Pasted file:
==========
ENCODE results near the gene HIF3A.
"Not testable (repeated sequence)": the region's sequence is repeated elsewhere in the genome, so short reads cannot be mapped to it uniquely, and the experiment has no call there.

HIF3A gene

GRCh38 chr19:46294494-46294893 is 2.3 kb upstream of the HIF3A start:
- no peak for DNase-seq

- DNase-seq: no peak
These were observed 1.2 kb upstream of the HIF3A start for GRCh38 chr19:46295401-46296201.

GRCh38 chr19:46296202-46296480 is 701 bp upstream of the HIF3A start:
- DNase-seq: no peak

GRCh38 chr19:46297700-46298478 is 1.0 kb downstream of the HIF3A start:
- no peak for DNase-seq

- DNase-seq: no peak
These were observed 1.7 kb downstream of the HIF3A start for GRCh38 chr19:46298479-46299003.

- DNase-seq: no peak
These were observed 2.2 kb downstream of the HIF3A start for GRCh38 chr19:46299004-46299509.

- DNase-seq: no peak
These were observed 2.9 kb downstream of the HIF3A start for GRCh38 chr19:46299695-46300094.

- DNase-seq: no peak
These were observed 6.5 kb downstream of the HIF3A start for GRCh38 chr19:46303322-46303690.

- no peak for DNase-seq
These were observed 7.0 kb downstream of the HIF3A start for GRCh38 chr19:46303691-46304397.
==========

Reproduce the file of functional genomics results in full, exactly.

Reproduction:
ENCODE results near the gene HIF3A.
"Not testable (repeated sequence)": the region's sequence is repeated elsewhere in the genome, so short reads cannot be mapped to it uniquely, and the experiment has no call there.

HIF3A gene

GRCh38 chr19:46294494-46294893 is 2.3 kb upstream of the HIF3A start:
- no peak for DNase-seq

- DNase-seq: no peak
These were observed 1.2 kb upstream of the HIF3A start for GRCh38 chr19:46295401-46296201.

GRCh38 chr19:46296202-46296480 is 701 bp upstream of the HIF3A start:
- DNase-seq: no peak

GRCh38 chr19:46297700-46298478 is 1.0 kb downstream of the HIF3A start:
- no peak for DNase-seq

- DNase-seq: no peak
These were observed 1.7 kb downstream of the HIF3A start for GRCh38 chr19:46298479-46299003.

- DNase-seq: no peak
These were observed 2.2 kb downstream of the HIF3A start for GRCh38 chr19:46299004-46299509.

- DNase-seq: no peak
These were observed 2.9 kb downstream of the HIF3A start for GRCh38 chr19:46299695-46300094.

- DNase-seq: no peak
These were observed 6.5 kb downstream of the HIF3A start for GRCh38 chr19:46303322-46303690.

- no peak for DNase-seq
These were observed 7.0 kb downstream of the HIF3A start for GRCh38 chr19:46303691-46304397.